Retirement Renaissance - Books, Seminars & Resources for Retirees

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“Age is only a number, a cipher for the records. A man can’t retire his experience. He must use it.“
– Bernard Baruch
Resources for Retirees
Second Careers & Volunteering—there are two groups that do an exceptional job of providing information for seniors who are interested in either second careers or volunteering.

Instead of listing hundreds of other organizations, you can search the Internet by entering “senior organizations” or “retiree organizations” or any particular area of interest you might have like “senior part-time employment”.

Retirement Jobs—if you want to connect with sources that offer “senior friendly” employers, check out

Mental Conditioning—if you are really interested in preserving your mind and body and staying young, you should read a book entitled “Younger Next Year” by Chris Crowley and Henry S. Lodge, M.D. The authors believe that as much as 70% of aging is optional. They postulate that many older people simply give in to the aging condition and stop trying to improve their mind and body. They developed seven rules to use in changing a person’s approach to aging:

  1. Exercise six days a week for the rest of your life.
  2. Do serious aerobic exercise four days a week for the rest of your life.
  3. Do serious strength training, with weights, two days a week for the rest of your life.
  4. Spend less than you make.
  5. Quit eating crap!
  6. Care.
  7. Connect and commit.

The steps above were quoted from their book. I urge you to read the book because it has the potential to help you enjoy your retirement years with a stronger and better functioning mind and body. But, you must first want to do it. Go to

Best Places to Retire—one very helpful tool was created by U.S. News & World Report in their article, “Best Places to Retire” written by Tim Smart. The article provides a “search tool” you can use to evaluate your preferences by category: geographic region, weather, cost of living, recreational and cultural activities, social environment, health care, and crime. The tool allows you to determine the relative value you place on each category and then summarizes your values and suggests several places that you might consider for your retirement. Go to

Cost of Living—the first point dealt with the overall cost comparisons between your current and potential new location. This point deals specifically with the cost of living in the new location. There are several websites that provide cost of living calculators that will allow you to compare costs by category for your current city versus your new city. Enter “cost of living calculators” in your browser. (One good calculator is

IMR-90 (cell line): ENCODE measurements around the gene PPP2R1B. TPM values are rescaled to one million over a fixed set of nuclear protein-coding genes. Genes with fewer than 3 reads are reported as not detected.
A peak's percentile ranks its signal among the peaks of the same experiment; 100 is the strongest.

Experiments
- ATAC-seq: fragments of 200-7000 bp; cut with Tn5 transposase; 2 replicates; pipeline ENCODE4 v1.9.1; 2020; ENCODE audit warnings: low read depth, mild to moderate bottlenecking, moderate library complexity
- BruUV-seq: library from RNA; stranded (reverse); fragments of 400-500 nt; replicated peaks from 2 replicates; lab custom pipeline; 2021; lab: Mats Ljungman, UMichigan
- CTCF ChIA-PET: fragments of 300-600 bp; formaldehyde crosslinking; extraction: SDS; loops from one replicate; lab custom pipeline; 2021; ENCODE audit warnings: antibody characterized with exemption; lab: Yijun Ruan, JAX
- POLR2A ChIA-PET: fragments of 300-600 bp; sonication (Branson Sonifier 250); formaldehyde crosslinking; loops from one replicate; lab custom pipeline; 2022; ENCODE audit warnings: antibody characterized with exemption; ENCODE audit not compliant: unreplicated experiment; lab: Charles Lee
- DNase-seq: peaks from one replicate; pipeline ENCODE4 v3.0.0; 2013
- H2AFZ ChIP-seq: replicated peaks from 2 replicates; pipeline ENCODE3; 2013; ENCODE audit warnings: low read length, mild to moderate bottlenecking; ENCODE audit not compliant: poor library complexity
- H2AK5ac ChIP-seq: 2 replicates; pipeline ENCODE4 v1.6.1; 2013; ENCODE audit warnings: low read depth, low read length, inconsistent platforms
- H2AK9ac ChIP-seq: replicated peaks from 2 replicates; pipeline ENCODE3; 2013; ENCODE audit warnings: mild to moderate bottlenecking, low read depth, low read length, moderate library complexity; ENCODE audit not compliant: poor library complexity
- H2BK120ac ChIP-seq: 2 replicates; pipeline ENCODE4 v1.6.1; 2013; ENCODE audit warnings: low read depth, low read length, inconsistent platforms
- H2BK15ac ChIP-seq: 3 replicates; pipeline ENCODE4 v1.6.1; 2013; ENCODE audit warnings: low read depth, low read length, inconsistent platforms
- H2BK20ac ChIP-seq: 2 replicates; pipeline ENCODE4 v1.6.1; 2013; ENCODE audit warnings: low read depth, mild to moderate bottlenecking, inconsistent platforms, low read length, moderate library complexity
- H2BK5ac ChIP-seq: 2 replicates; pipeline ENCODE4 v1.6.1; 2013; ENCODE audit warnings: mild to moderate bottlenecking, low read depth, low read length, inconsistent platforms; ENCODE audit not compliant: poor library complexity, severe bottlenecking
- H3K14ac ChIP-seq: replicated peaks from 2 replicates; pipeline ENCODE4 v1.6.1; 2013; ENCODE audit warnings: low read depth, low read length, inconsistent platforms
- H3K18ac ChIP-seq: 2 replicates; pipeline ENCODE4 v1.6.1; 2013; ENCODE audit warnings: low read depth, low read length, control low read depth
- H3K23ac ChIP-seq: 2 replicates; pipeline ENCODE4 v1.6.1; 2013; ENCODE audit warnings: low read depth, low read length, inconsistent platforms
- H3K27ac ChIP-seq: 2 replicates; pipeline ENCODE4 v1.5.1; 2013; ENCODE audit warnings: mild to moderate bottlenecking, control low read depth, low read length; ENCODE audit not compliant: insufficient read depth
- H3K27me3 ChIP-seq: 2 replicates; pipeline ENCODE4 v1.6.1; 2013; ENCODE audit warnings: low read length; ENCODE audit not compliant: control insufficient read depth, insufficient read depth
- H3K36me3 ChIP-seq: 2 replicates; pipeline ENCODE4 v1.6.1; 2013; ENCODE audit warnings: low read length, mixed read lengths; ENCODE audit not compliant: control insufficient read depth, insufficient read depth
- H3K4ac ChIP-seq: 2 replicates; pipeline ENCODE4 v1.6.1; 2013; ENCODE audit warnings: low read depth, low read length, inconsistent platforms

Legal Issues—although some people have a difficult time dealing with the hereafter issues, it is a necessity and the wise thing to do to protect your hard-earned assets and to ensure peace within your family. The failure to prepare an estate plan could result in the payment of excess taxes and fees. If you have not yet done so, don’t wait another day before you call an attorney and arrange for a meeting to discuss the legal implications of your eventual passing, or check out various websites on the Internet for will-making software and requirements. One source is LegalZoom.

Retirement Financial Advice & Planning Calculators—one source of independent financial planning advice and planning calculators is Money Magazine.

An additional source for financial advice and resources is Smart Money.

Additional Resources for Living Wills and Directives

There are other key appointments that you should consider incorporating into your will or advance directives. I would like to reiterate that I am not an attorney. These descriptions were provided from information located on the Internet at Your best source for legal advice and counsel is your personal attorney.

Green Burial Movement—there is a new trend in funerals and burials that is referred to as the “green burial movement.” A “green” burial is a natural burial without embalming in which the body or cremated remains are buried very simply in a plain wooden casket or ceramic urn, or even a simple shroud without a casket. The concept relates to the quotation from the book of Genesis, “Dust thou art and unto dust shalt thou return.” The intent is to allow burial to be more eco-friendly and provide an option to reduce the cost of a contemporary funeral. One example is Honey Creek Woodlands in Conyers, GA that offers spaces for simple, traditional, natural burial as well as spaces for cremated remains. For more information on Honey Creek Woodlands and the Green Burial Movement, go to or directly to the Green Burial Council at

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Copyright © 2010 William L. Clarke. All rights reserved.